You will be redirected back to your article in seconds

Directors dance over ‘Chicago’

Guild taps first-time helmer Marshall

This article was corrected on March 5, 2003.

First-time feature helmer Rob Marshall captured the Directors Guild of America award for outstanding achievement Saturday night for the high-kicking tuner “Chicago.”

“I am overwhelmed,” an elated Marshall told an audience of about 1,000 at the 55th Annual Directors Guild of America awards ceremonies at the Century Plaza Hotel. The victory, coupled with “Chicago” producer Martin Richards’ win at the Producers Guild awards, provides a double dose of Academy Award momentum for the Miramax musical .

The helmer, beat out Stephen Daldry for “The Hours,” Peter Jackson for “The Lord of the Rings: The Two Towers,” Roman Polanski for “The Pianist” and Martin Scorsese for “Gangs of New York.”

Marshall’s victory caught many in the audience off guard, since Polanski had already been awarded best director nods by BAFTA and the National Society of Film Critics, while Scorsese had won the Golden Globe and was to receive a DGA Lifetime Achievement Award a few minutes later, in the capper to the evening’s ceremonies.

But Marshall’s victory makes him a clear front-runner for the Academy Award for director, since the DGA winner has matched the Oscar winner in 49 of the last 54 years — including last year, when Ron Howard copped both trophies for “A Beautiful Mind.” As is traditional, Howard made the presentation Saturday to Marshall.

The last time the helmers and Oscar split was two years ago, when the DGA tapped Ang Lee for “Crouching Tiger, Hidden Dragon” and the Academy of Motion Picture Arts & Sciences selected Stephen Soderbergh for “Traffic.” In 1995, Howard took the DGA Award for “Apollo 13” but was not nominated for the Oscar, which was won by Mel Gibson for “Braveheart.”

Daldry, Marshall, Polanski and Scorsese have been nominated for the directing Oscar along with Pedro Almodovar for “Talk to Her.”

Broadway baby

The DGA kudos are selected by the Guild’s 12,000 members, which include directors, assistant directors and unit production managers, while the AMPAS directors branch comprises 364 members.

Marshall, who appeared stunned by the victory, first credited “Chicago’s” 1975 Broadway director and choreographer Bob Fosse, along with John Kander and Fred Ebb, who wrote the original musical with Fosse. He also cited prominent musical helmers Vincent Minelli, Stanley Donen, Robert Wise and Herbert Ross along with thesp-dancer Gene Kelly.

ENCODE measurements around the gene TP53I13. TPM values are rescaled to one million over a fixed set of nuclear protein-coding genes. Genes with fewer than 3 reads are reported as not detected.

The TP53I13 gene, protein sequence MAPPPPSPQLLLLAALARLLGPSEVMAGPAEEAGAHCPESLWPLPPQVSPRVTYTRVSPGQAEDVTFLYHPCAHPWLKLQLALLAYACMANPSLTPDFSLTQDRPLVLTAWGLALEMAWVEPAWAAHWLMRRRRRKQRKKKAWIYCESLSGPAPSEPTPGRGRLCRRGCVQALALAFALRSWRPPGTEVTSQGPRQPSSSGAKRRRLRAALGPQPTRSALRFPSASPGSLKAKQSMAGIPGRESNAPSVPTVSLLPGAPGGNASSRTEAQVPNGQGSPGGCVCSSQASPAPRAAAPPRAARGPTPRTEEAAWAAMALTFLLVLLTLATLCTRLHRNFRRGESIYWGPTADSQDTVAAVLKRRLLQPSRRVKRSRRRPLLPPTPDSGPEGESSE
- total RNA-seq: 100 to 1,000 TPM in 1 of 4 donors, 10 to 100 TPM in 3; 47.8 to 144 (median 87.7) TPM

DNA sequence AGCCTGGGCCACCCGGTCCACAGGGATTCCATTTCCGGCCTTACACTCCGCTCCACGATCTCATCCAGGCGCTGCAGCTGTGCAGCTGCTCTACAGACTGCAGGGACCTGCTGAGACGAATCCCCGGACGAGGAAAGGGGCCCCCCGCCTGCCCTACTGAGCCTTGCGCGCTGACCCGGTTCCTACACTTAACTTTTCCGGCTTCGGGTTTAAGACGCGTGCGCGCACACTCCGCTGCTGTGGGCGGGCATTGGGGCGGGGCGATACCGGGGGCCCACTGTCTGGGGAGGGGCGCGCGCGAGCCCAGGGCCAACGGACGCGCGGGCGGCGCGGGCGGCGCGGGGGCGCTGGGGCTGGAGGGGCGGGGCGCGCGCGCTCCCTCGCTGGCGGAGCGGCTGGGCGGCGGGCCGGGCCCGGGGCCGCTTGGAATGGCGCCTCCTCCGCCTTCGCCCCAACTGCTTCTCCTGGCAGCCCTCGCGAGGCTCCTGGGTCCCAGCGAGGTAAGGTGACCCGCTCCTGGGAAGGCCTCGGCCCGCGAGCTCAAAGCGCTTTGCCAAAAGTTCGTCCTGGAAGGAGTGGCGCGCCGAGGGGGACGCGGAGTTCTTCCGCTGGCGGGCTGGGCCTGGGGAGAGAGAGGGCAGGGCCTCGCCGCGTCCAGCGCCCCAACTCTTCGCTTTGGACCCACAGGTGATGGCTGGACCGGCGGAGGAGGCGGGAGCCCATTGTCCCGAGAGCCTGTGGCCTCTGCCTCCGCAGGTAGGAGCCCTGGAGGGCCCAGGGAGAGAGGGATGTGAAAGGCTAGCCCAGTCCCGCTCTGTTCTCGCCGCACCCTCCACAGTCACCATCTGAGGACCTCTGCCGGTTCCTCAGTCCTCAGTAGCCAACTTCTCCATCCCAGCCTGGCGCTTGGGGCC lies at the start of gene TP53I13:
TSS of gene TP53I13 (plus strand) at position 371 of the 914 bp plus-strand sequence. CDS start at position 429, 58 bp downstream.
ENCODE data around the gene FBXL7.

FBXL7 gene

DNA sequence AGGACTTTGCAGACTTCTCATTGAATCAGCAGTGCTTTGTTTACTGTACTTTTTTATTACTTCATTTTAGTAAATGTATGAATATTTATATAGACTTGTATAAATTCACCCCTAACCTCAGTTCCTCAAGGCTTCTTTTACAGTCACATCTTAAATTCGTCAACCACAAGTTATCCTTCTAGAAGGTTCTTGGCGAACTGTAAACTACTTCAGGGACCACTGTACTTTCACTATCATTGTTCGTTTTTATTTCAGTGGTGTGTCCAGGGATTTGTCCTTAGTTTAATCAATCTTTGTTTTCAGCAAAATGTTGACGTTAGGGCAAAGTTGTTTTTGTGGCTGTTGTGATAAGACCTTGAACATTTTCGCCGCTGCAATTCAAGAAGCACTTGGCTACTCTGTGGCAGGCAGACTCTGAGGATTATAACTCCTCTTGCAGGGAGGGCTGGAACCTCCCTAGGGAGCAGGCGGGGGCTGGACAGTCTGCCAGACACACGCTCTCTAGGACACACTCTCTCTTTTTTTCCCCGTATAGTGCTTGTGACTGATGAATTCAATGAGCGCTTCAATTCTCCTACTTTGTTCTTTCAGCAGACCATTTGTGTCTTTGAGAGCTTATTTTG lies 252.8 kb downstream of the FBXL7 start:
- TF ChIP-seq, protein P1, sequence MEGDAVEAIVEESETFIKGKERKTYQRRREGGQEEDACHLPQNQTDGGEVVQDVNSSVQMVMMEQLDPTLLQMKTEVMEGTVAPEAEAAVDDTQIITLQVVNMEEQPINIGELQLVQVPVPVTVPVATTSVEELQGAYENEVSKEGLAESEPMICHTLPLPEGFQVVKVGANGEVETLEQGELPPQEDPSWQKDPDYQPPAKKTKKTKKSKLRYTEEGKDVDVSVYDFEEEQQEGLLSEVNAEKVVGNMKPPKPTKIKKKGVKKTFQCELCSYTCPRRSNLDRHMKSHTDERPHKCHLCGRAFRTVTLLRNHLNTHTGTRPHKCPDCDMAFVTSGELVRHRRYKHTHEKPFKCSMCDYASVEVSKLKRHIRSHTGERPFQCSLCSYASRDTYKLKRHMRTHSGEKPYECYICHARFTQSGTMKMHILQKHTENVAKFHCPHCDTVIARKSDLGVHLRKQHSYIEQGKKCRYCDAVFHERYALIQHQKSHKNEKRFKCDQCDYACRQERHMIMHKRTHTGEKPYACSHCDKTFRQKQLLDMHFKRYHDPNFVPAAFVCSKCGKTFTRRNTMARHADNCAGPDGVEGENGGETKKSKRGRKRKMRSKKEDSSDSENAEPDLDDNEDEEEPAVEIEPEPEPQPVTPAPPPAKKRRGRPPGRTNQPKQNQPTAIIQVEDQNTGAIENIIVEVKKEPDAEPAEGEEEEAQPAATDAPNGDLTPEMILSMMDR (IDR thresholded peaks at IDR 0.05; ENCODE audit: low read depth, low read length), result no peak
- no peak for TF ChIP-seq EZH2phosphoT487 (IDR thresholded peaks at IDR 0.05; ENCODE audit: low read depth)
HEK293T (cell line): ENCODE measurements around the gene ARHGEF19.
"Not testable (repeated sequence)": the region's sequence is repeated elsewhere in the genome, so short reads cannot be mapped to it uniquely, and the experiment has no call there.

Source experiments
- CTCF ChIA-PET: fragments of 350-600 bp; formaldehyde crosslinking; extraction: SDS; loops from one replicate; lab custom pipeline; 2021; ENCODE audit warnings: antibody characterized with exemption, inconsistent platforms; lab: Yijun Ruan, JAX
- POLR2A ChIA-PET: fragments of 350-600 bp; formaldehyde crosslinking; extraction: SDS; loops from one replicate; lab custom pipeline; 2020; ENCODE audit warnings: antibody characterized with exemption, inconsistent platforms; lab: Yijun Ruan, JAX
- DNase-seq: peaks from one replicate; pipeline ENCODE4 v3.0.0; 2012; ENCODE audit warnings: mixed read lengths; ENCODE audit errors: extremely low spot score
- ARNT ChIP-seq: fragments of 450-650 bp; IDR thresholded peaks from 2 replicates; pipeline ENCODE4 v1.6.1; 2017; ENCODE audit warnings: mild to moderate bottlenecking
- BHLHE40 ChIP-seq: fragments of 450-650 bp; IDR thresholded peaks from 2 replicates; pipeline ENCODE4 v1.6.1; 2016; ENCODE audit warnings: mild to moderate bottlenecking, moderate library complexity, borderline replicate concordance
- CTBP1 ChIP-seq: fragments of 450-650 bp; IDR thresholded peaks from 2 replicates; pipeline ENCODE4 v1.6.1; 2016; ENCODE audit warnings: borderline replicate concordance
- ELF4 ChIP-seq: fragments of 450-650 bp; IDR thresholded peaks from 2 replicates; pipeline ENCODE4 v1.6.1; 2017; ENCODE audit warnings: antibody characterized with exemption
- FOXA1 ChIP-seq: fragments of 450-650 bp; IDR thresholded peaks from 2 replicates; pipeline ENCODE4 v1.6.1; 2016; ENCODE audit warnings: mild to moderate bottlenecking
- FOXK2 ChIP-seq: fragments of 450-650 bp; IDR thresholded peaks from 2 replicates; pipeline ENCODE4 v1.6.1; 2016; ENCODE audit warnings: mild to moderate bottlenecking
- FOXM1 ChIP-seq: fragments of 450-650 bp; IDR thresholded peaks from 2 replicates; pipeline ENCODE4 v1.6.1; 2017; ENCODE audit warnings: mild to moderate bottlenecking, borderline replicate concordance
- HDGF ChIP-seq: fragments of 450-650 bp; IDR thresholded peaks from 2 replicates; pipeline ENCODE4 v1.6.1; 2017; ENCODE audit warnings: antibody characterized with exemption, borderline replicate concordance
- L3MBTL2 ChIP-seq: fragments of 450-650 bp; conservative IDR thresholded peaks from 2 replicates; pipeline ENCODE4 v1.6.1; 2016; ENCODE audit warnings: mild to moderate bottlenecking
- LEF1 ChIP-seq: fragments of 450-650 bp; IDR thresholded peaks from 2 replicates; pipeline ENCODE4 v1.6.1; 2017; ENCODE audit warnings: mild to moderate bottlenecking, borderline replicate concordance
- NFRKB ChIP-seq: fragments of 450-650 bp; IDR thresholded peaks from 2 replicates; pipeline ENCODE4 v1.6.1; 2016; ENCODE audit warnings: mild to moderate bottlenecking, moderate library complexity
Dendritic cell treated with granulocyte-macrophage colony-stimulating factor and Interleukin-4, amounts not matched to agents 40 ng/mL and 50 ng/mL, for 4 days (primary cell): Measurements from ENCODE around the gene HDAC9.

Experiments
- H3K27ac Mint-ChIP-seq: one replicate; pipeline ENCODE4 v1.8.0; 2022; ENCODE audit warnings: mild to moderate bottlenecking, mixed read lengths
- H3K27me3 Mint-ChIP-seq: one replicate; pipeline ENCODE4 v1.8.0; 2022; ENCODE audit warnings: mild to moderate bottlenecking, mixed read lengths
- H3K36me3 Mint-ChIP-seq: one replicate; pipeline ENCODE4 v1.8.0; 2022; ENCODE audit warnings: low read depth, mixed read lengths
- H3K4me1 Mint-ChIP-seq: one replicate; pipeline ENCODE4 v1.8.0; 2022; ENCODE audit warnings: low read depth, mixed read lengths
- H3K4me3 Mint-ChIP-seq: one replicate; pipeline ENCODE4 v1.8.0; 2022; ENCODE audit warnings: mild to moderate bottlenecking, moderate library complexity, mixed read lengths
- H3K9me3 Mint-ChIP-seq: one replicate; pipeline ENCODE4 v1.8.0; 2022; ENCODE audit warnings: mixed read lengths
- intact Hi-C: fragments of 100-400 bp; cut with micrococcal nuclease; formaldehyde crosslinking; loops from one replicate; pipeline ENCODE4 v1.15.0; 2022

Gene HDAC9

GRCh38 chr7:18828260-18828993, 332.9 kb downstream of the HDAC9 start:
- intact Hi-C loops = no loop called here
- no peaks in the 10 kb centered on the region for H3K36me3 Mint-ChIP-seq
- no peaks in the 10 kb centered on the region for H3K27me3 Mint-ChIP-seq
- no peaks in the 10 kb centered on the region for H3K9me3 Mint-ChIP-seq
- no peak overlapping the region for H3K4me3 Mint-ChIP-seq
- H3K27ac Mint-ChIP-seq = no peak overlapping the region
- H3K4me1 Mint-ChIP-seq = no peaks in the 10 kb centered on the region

“I stand here because of them,” Marshall said. He then offered kudos to the cast and Miramax exec Harvey Weinstein. Following the success of last year’s “Moulin Rouge,” “Chicago” has revived Hollywood interest in the musical genre as it has topped $105 million in domestic grosses and received 13 Oscar nominations.

Marshall, who made his reputation on Broadway before taking on “Chicago,” also said the themes of crime and celebrity from the darkly comic musical continue to be “timely and powerful” for audiences.

Roman’s holiday

Earlier in the ceremonies, “Chicago” star and Oscar contender Renee Zellweger presented Marshall with a nomination award and told him, “Bob Fosse would be proud.”

Daldry, Jackson and Scorsese also attended while Polanski, who has remained outside the United States due to a sexual assault conviction, sent a videotaped greeting shot by his daughter while both were in the Swiss Alps. The message concluded with Polanski skiing down a mountain slope.

In accepting his lifetime achievement award from Steven Spielberg at the close of the evening, Scorsese stressed the collaborative nature of work in film and the need for filmmakers to preserve history. He also underscored the importance of foreign films, noting, “It’s the very nature of movies to bring us together.”

More Fosse fuss

In another possible signal of the reviving interest in musicals, Matthew Diamond picked up the TV musical variety award for “From Broadway: Fosse” presentation on PBS’ “Great Performances: Dance in America.”

HBO dominated in major TV awards, with Bryan Gordon winning in comedy series for the “Special Section” episode of “Curb Your Enthusiasm,” John Patterson taking the drama series award for the “Whitecaps” episode of “The Sopranos” and Mick Jackson taking the TV movie award for “Live From Baghdad.”

Gordon noted that Scorsese played himself in the winning “Curb” episode, in which he became exasperated with the neurotic behavior of star Larry David. Gordon quipped, “Martin Scorsese was a true joy to work with even though he could not hit his marks.”